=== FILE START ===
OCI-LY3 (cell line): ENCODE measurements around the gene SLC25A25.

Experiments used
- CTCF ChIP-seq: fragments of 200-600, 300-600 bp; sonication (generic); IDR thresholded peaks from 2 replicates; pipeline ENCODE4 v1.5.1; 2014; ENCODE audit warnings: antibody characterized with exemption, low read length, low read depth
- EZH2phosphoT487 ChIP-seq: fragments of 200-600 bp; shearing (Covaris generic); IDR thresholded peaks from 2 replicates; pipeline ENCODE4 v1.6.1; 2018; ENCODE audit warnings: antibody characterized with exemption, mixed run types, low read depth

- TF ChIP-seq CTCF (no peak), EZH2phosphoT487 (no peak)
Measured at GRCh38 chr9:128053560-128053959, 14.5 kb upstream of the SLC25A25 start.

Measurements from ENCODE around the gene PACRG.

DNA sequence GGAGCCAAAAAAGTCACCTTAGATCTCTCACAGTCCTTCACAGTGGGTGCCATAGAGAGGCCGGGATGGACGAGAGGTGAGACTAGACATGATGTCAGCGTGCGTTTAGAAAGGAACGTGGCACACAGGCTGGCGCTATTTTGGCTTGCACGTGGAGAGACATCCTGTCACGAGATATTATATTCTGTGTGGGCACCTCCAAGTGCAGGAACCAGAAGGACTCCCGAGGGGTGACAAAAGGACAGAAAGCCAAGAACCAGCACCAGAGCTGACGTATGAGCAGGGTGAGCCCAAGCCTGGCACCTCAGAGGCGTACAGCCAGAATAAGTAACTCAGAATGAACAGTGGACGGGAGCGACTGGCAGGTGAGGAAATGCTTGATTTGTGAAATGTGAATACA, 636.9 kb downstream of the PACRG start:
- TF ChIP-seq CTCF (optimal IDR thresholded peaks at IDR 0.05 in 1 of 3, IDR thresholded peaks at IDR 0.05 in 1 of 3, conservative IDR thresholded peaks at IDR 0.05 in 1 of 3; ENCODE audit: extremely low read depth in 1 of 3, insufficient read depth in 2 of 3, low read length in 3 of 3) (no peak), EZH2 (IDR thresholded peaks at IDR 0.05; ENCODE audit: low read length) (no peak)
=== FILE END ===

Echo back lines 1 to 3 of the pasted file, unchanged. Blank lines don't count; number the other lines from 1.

OCI-LY3 (cell line): ENCODE measurements around the gene SLC25A25.

Experiments used
- CTCF ChIP-seq: fragments of 200-600, 300-600 bp; sonication (generic); IDR thresholded peaks from 2 replicates; pipeline ENCODE4 v1.5.1; 2014; ENCODE audit warnings: antibody characterized with exemption, low read length, low read depth